Freedombone

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Admin Guide

You are now the owner of a Freedombone home internet appliance. Your mission, if you choose to accept it, is to become a citizen of the internet rather than a helpless consumer existing at the whim of companies who simply don't care what happens to you or your information.

Unboxing

Your shipment should include:

  • The server box itself
  • Optional USB drive for making backups
  • cat6 ethernet patch lead
  • Mains power supply

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To set the system up you'll need either a smartphone or a laptop/desktop machine.

Connect the server box to one of the sockets on your internet router using the ethernet lead.

Plug in the power supply and power on.

Internet Router Setup

Most internet routers come with zeroconf/mDNS enabled so that you can plug in network printers or other gadgets. If this isn't enabled then access your router's settings page and turn that on. Usually internet routers are accessed via a local IP address, such as 192.168.1.1 or 192.168.1.254.

Box Setup

Using a smartphone or laptop/desktop open a browser and navigate to http://freedombone/admin. Don't use a Tor browser for this, because you're accessing only the home network. The default browser should be good enough.

You'll see an initial screen like this:

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Write down the login credentials, or store them in a password manager such as KeepassXC. You'll need them to log back in later.

After a confirmation screen the box setup process will start. You may be asked to enter a domain name for the box. If you don't have one then just select continue.

This might take 10-20 minutes, depending upon the hardware specifications of your box. What it's doing during this time is mainly generating encryption keys and applying any operating system updates.

Admin Menu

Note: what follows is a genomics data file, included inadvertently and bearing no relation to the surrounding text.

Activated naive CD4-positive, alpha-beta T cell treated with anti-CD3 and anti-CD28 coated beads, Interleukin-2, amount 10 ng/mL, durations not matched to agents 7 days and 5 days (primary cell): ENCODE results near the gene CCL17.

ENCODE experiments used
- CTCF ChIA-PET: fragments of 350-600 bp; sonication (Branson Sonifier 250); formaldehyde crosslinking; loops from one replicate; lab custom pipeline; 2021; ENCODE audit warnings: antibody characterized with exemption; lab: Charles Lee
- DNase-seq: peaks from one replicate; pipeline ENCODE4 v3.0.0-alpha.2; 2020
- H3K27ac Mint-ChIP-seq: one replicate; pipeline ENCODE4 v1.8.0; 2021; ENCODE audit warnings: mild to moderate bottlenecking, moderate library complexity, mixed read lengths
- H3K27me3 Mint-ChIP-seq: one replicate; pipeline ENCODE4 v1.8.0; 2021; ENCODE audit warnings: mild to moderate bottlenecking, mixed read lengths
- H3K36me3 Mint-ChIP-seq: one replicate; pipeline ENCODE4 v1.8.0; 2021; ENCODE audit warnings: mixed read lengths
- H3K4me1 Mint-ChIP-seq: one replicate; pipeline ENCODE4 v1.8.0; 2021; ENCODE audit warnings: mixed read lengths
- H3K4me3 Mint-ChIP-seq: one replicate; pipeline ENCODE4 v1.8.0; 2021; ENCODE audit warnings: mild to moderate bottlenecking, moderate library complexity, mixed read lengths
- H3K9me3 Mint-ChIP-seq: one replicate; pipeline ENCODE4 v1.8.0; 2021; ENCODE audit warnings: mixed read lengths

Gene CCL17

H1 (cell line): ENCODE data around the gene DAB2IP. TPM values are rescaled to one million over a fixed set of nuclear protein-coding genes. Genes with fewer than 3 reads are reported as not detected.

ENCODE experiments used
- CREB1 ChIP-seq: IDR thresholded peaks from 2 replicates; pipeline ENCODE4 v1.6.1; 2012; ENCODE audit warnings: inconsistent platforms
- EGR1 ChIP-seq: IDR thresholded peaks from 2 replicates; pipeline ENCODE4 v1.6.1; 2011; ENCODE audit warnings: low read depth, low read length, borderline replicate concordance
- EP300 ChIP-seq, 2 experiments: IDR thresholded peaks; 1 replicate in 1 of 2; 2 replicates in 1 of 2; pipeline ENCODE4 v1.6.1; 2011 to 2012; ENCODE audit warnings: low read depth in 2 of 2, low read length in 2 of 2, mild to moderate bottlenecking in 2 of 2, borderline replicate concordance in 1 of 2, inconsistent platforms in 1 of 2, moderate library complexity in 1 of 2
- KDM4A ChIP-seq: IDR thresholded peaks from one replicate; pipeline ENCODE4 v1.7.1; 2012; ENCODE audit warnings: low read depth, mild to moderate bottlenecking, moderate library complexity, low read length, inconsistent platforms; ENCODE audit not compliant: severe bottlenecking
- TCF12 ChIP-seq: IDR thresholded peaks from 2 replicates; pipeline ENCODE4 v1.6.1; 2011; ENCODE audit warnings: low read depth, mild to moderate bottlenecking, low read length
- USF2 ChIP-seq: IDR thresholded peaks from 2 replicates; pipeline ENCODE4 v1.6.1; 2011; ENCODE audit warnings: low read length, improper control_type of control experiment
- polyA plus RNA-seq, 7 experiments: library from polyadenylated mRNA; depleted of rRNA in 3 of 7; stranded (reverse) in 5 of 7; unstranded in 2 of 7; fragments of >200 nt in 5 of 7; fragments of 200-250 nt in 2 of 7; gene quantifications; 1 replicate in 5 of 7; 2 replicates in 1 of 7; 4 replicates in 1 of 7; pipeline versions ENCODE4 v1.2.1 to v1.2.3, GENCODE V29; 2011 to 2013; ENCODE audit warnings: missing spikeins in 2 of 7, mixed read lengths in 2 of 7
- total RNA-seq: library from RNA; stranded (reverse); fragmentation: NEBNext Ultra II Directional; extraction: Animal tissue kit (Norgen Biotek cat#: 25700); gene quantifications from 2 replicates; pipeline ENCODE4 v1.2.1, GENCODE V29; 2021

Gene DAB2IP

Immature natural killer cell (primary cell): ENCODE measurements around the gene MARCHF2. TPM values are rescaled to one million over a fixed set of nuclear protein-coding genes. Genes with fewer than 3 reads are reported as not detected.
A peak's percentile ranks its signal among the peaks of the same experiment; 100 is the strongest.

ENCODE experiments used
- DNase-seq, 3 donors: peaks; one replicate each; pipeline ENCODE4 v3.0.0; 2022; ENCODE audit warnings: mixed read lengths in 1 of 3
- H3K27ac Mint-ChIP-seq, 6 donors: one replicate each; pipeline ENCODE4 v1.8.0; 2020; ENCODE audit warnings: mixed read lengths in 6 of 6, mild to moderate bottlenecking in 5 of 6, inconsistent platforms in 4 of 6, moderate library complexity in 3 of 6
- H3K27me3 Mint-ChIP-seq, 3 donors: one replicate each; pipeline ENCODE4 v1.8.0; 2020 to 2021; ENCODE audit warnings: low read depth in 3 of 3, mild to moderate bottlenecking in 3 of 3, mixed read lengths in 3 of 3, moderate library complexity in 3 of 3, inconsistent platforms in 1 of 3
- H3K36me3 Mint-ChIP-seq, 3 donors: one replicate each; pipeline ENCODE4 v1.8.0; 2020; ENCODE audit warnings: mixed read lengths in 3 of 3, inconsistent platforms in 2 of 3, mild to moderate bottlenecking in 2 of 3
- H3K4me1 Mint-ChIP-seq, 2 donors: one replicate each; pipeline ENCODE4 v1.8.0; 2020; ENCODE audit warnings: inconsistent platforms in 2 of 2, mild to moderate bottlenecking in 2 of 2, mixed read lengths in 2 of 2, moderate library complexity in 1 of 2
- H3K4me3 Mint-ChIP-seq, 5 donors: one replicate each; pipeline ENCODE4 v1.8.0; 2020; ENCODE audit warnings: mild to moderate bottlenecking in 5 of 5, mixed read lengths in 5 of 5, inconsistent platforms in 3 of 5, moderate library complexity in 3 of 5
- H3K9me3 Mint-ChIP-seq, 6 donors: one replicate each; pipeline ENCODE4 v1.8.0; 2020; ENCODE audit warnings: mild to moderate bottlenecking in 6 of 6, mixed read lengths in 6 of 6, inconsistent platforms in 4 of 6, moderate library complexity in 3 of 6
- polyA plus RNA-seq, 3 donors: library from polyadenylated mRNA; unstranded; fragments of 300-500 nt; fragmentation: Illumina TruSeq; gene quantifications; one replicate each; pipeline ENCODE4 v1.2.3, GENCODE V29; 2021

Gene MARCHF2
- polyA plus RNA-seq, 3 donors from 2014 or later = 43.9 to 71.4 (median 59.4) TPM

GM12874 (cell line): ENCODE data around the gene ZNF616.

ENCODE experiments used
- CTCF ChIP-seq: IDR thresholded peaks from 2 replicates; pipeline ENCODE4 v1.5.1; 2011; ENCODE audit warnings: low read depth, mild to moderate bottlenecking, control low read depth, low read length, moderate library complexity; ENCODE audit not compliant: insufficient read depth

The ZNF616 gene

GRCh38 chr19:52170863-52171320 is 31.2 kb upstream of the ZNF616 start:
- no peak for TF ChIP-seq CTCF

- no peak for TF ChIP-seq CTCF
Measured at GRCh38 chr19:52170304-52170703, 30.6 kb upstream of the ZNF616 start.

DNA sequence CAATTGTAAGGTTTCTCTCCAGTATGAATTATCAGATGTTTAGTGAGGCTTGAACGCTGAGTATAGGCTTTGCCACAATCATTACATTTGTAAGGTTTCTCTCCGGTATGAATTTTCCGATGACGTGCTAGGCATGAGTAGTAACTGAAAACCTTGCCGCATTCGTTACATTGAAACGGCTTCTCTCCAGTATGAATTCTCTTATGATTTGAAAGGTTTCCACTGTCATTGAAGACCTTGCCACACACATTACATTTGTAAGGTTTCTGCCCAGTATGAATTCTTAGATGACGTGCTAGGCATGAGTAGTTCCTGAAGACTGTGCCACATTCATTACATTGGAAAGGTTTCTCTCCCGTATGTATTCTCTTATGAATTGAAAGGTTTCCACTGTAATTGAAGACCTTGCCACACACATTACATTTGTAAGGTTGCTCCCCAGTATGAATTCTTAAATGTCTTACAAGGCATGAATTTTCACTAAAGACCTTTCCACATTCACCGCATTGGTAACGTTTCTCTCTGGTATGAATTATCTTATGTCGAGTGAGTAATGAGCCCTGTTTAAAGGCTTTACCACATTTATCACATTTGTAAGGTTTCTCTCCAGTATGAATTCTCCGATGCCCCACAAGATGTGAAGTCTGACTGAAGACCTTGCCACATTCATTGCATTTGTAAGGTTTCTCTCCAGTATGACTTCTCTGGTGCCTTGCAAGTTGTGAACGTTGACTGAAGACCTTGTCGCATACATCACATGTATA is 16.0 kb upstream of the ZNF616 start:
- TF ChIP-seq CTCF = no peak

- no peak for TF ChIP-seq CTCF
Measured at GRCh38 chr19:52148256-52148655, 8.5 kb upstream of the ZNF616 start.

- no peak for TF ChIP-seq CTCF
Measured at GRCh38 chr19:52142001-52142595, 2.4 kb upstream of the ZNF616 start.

Open a browser and navigate to http://freedombone/admin, then log in. You should see the main menu, like this:

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You can navigate through the menus by clicking or pressing the icons, and you can use either the browser back button or select the Freedombone logo at the top to go back to the previous screen.

Select the apps icon and you can then add new internet apps to the box by pressing the + button.

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Some apps can take a while to install, so keep checking the apps screen and don't expect it to happen immediately.

Up to a maximum of ten members may be added via the members screen. It's advisable to add the apps you want and then add people later if you're going to have multiple members of your household using this system.

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If you're familiar with using a GNU/Linux terminal then you might want to enable secure shell logins from the settings screen. You'll need to supply an ssh public key if you do.

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The admin menu is primarily meant only to be accessed from within your home network, but it can also be accessed remotely with a Tor browser via an onion address which can be found by selecting the Freedombone logo on the initial menu screen.

Setting up Tor Browsers

On a smartphone first install F-droid. Open F-droid, go to settings then repositories and enable Guardian Project Official Releases. When that's done update the repositories by swiping down, search for Orbot and install it. Also search for OrFox and install that. Using the Orfox browser you will be able to access onion sites.

On a laptop or desktop machine navigate to the Tor project site and download the browser suitable for your operating system. Follow the install instructions on the site.

Backups

Once you're running your own internet software then keeping backups of your data becomes important. You can do this via the backup icon on the admin menu. You'll need to give a password which will be used to encrypt the backup, so that if you lose the USB drive it will still be hard for someone to read your files.

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If you leave the backup USB drive plugged into the box then it will backup automatically once per day. You might want to have a few USB drives and rotate them occasionally so that you have more than one backup to return to if one of the drives fails.

Enjoy

The internet was designed as a decentralized system with no clear distinction between clients or servers. Freedombone is about taking it back to where it belongs, working for people and not against them.

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